We mark how, since man embarked on his undemocratic wanderings, class after class has risen to power and been in turn overthrown, and we observe, firstly, that each succeeding ruling class is environed by a distinct advance in the means and instruments of wealth production, and a peculiarly fitting method of production, and secondly that the conditions for each change of domination have been gradually prepared by the very system which it displaced. Therefore we look to capitalism itself for the key to the destiny of the working class, nor do we look in vain.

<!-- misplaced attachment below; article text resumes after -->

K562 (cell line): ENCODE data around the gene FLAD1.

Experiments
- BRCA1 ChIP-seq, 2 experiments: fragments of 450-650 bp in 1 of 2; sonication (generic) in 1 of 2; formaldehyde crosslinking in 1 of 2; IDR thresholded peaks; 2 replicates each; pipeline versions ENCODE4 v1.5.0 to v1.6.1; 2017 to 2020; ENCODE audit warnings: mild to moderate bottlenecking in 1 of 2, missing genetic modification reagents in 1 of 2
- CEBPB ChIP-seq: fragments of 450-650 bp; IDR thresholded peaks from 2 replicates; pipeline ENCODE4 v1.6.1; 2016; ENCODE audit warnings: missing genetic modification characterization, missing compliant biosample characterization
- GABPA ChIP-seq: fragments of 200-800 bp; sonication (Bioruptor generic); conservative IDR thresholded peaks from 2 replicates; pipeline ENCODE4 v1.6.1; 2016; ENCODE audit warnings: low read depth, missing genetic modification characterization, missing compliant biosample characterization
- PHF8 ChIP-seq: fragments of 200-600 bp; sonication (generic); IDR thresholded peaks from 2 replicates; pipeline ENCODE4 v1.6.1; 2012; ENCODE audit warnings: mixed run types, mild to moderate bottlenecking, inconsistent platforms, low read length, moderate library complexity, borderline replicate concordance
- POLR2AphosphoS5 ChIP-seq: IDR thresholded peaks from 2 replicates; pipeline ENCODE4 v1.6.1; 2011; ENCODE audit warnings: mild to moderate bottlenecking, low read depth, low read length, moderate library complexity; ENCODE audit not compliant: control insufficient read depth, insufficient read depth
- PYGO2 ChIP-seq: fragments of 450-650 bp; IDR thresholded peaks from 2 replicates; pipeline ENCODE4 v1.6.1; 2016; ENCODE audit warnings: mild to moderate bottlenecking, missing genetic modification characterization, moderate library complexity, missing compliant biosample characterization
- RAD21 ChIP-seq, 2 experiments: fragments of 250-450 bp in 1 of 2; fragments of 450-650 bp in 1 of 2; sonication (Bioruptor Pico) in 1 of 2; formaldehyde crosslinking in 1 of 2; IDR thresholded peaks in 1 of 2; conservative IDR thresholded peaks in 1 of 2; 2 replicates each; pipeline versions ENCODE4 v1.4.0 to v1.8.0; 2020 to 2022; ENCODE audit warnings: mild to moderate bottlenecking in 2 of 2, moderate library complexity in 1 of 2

We see competition ever narrowing the circle of those whose interest lies in the perpetuation of the present system and increasing the relative number of those whose only hope is in change ; we see the development of industrial organisation rendering increasingly unnecessary to production that class who hold all the means of life in their hands ; we see the triumph of large-scale operations drawing clearer and clearer the line between the capitalist class and the working class by precipitating the smaller fry of the former into the ranks of the latter; we see by the gradual separation of the owning class from production and their replacement by paid servants, the whole industrial organisation shaping itself for a change of masters. We see that, as there was no possible way of organising machine production on any but a basis of private ownership out of the conditions of handicraft production, so there is no possible way of continuing production on any but a basis of social ownership when capitalist development reaches, its zenith. For, together with the fitting of the productive machinery for its taking over by the community, there is developing a knowledge and consciousness of the mission which the events of history have been leading it to in the mind of the working class.